Ag giving strength during crisis chaos | EDITORIAL

Ag giving strength during crisis chaos | EDITORIAL

Opinion
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It may not be on the frontline fighting COVID-19, but ag is playing an important part.

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Editorial

FARMERS are not on the frontline in this crisis.

It would be wrong to suggest they are.

Drought? Yep, they face it full on.

A crop pest outbreak? They'll go to war with it.

Market price gouging? They'll bear the brunt of that as well.

A global pandemic however is fought by those in full quarantine outfits and masks.

It's fought by nurses, doctors, healthcare workers and scientists.

They will be the ones that will find a solution.

Way back in the background there, generally a long way from hospitals, clinics and research institutions, going about their business and keeping people fed, are farmers.

As analysis of the coronavirus crisis washes across media channels on an hourly basis, some have observed that, of all the industries, agriculture is doing alright.

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It's holding up, staying the course, keeping moving.

And there is hope in that.

As industries face collapse, job losses mount and finances are strained, there is a calmness to be had in foundation of primary production.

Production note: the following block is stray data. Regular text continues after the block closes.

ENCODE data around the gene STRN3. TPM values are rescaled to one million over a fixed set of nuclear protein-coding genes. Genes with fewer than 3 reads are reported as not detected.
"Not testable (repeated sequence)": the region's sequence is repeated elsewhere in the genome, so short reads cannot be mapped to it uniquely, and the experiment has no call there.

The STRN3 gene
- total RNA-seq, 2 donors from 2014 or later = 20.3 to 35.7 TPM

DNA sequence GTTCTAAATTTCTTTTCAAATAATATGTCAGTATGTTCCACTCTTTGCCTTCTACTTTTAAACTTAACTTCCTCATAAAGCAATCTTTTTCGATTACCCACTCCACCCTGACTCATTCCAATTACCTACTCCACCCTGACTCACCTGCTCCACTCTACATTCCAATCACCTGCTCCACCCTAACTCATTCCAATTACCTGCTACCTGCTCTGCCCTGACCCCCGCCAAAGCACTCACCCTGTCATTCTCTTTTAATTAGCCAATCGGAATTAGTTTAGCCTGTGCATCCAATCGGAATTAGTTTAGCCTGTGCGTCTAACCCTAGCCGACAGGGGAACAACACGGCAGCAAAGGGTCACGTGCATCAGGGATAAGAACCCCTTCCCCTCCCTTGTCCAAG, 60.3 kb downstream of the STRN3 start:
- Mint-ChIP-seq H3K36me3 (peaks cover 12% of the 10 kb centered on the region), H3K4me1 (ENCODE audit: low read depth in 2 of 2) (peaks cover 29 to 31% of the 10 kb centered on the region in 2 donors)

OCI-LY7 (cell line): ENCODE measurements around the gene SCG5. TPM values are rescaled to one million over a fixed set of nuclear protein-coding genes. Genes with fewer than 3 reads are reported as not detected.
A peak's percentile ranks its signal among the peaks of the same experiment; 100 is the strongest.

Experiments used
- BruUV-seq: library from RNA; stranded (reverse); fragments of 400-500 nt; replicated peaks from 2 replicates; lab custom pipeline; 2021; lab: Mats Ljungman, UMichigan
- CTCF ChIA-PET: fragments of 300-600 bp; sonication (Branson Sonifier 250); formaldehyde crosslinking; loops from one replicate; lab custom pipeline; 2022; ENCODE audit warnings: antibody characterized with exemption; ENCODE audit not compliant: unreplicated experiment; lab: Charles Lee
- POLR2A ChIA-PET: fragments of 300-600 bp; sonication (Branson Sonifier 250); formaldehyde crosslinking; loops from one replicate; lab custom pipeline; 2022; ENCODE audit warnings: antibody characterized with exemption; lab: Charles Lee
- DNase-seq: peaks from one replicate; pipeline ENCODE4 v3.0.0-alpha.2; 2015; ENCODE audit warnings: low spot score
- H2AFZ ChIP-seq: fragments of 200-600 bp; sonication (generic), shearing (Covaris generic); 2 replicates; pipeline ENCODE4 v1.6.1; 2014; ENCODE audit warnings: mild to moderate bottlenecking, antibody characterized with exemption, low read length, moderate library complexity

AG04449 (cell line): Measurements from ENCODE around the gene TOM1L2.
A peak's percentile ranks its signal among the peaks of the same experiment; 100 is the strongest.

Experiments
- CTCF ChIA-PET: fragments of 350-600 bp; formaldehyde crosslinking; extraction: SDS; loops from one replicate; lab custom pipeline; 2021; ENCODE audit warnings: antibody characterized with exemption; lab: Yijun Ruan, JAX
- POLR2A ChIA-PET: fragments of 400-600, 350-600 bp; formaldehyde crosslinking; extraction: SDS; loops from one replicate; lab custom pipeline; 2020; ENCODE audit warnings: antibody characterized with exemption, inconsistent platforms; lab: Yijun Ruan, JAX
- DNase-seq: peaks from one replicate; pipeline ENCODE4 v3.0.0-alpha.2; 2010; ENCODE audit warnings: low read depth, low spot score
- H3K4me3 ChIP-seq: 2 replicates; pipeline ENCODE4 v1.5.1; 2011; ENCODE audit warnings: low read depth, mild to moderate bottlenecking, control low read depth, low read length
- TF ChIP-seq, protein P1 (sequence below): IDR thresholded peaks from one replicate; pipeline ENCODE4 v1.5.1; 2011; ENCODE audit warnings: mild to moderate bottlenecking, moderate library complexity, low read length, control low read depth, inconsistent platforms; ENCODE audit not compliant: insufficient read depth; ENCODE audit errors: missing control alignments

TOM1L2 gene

People need to eat. In fact, they need to eat well and eat nutritiously, now more than ever.

Many won't even consider agriculture during the COVID-19 outbreak. They'll be focused on family, employment, health and faith.

It is here where agriculture's role in this crisis becomes crucial. The wheels of ag have to keep turning to give the nation strength, both literally and figuratively.

One has to be careful in dishing up sources of hope though.

Something that is an inspiration for one may not necessarily be so for another.

Many won't even consider agriculture during the COVID-19 outbreak. They'll be focused on family, employment, health and faith.

That's fair enough.

But, again, they'll need to eat. The energy to keep going has got to come from somewhere, and so agriculture is playing its part, perhaps on a generally unseen level.

The National Farmers' Federation has stated that Australia will not run out of food.

That's one less thing to be anxious about. Despite the panic buying, food will be available on shelves.

It's not flying any flags or writing a daily reassuring e-mail to customers but as things get even more bleak, it may be that we all need to look to ag.

As the virus continues to claim lives and disrupt livelihoods, talk of silver linings is done cautiously.

But could this be a time when the appreciation for farmers rises.

That's not just because they have continued to put food on tables but because they've set something of an example in various areas during this time, from the mentality of working remotely, to the home-education of children.

It will also be seen in the care of fellow man with many farmers, particularly horticulture producers, coming up with ways to assist their backpacker and Pacific Nations workforces to get through this time, away from families and homelands.

It's not flying any flags or writing a daily reassuring e-mail to customers but as things get even more bleak, it may be that we all need to look to ag.

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